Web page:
• the throttle 12 is designed so that when the motorcyclist releases his or her grasp, it automatically returns to the idle position, as shown in FIG. la.
  • the motorcyclist grasps the throttle 12 in this embodiment with his or her right hand and turns the throttle counterclockwise, as indicated by the arrow A
  • the push cable 1 8 and pull cable 20 are actuated to increase the flow of fuel, increasing the motorcycle's speed.
  • the throttle automatically turns or rotates in a clockwise direction, as indicated by the arrow B, to return to the idle position.
  • the device 10 comprises a simple thumbscrew 40 having a head 41 and shaft 43 extending therefrom which is received in a threaded portion 42 of the switch housing 22.
  • This thumbscrew 40 when it is turned in the direction indicated by the arrow C in FIG. lc, brings the distal end 43a of the shaft 43 into engagement with the proximal end 12a of th e throttle 12.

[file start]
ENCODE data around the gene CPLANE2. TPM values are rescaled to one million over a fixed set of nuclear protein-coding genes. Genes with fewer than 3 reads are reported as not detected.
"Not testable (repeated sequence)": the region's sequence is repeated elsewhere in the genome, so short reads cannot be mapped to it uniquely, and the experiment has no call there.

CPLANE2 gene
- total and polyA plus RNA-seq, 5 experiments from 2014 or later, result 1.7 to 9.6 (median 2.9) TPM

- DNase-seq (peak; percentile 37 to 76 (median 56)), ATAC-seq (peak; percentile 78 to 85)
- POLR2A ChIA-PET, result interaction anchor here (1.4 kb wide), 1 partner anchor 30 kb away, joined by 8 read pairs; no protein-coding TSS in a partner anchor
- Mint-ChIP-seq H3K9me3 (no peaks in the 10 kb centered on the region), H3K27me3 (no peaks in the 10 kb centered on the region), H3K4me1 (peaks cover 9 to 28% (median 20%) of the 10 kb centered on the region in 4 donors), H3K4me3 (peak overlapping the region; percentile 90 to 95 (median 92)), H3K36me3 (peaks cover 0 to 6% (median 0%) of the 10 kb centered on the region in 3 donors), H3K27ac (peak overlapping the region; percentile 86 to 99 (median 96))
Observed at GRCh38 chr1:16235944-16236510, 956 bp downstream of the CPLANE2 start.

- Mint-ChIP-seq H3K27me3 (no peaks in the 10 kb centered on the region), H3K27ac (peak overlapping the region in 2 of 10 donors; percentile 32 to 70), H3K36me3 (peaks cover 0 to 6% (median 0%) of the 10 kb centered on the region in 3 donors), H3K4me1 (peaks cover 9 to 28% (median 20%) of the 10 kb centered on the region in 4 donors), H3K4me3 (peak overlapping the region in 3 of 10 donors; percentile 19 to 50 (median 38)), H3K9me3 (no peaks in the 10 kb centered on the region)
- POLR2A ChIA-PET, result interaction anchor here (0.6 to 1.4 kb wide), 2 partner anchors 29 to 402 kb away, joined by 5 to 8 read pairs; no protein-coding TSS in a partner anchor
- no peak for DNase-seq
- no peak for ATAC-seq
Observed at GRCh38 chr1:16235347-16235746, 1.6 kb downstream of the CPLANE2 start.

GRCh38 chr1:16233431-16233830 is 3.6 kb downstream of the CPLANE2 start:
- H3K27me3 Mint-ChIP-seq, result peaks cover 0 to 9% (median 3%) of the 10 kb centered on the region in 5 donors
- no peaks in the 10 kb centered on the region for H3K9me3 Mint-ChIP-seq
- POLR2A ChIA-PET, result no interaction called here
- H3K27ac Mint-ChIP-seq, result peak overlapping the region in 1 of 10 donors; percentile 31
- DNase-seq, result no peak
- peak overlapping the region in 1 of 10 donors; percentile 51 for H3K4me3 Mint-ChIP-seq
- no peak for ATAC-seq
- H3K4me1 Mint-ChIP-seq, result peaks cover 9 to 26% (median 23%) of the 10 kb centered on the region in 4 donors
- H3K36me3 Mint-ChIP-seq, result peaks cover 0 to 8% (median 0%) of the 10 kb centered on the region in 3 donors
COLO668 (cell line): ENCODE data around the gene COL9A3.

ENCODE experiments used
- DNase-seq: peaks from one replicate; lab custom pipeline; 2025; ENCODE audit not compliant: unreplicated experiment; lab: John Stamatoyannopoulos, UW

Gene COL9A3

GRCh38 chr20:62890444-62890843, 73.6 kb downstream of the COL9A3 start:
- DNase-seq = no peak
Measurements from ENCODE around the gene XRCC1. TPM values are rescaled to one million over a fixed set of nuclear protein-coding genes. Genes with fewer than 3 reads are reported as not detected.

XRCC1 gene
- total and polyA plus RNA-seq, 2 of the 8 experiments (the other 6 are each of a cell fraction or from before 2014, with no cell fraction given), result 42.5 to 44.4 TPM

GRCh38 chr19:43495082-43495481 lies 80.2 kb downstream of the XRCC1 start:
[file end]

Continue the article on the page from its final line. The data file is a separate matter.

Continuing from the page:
• This thumbscrew 40 is turned manually after the motorcyclist has turned the throttle 12 counterclockwise to reach a selected speed.
  • the motorcyclist uses his or h er thumb to press against the head 41 and turn the thumbscrew 4 0 while simultaneously holding the throttle in the position selected by the motorcyclist.
  • thumbscrew 40 In order for the motorcyclist to disengage the device 10, he or she must turn the thumbscrew 40 in th e opposite direction indicated by the arrow D, allowing the throttle 12 to return to the idle position or to another position selected b y the motorcyclist.
  • This type of thumbscrew device 10 is very dangerous because it can become frozen, or otherwise locked into position, holding the throttle 12 in a position to cause fuel to b e fed to the motorcycle's engine when the throttle should b e released to enable the motorcyclist to slow down the speed of the motorcycle or stop.
  • This type of thumbscrew device 10 also m a y come loose due to the vibration of the motorcycle, resulting in the throttle 12 returning to its idle position unless grasped by the motorcyclist.